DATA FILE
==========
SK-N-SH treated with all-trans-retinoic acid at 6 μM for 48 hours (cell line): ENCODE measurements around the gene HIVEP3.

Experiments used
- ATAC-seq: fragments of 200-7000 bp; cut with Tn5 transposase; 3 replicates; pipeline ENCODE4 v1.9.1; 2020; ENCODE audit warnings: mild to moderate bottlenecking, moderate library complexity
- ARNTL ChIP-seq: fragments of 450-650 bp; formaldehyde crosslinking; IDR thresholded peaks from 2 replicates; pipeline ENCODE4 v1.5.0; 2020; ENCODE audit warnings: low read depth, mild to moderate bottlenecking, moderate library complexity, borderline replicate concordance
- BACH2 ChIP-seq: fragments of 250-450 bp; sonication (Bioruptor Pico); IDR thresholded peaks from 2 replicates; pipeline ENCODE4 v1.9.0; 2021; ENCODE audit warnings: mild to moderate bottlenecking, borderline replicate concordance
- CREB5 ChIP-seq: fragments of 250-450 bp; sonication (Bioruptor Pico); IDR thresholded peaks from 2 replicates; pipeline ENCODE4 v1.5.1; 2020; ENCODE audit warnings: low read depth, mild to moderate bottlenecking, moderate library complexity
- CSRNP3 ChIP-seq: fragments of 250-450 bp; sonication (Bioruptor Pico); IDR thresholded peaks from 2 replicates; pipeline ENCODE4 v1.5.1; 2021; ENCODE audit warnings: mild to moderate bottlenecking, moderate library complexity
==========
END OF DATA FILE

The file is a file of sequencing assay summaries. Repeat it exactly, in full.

SK-N-SH treated with all-trans-retinoic acid at 6 μM for 48 hours (cell line): ENCODE measurements around the gene HIVEP3.

Experiments used
- ATAC-seq: fragments of 200-7000 bp; cut with Tn5 transposase; 3 replicates; pipeline ENCODE4 v1.9.1; 2020; ENCODE audit warnings: mild to moderate bottlenecking, moderate library complexity
- ARNTL ChIP-seq: fragments of 450-650 bp; formaldehyde crosslinking; IDR thresholded peaks from 2 replicates; pipeline ENCODE4 v1.5.0; 2020; ENCODE audit warnings: low read depth, mild to moderate bottlenecking, moderate library complexity, borderline replicate concordance
- BACH2 ChIP-seq: fragments of 250-450 bp; sonication (Bioruptor Pico); IDR thresholded peaks from 2 replicates; pipeline ENCODE4 v1.9.0; 2021; ENCODE audit warnings: mild to moderate bottlenecking, borderline replicate concordance
- CREB5 ChIP-seq: fragments of 250-450 bp; sonication (Bioruptor Pico); IDR thresholded peaks from 2 replicates; pipeline ENCODE4 v1.5.1; 2020; ENCODE audit warnings: low read depth, mild to moderate bottlenecking, moderate library complexity
- CSRNP3 ChIP-seq: fragments of 250-450 bp; sonication (Bioruptor Pico); IDR thresholded peaks from 2 replicates; pipeline ENCODE4 v1.5.1; 2021; ENCODE audit warnings: mild to moderate bottlenecking, moderate library complexity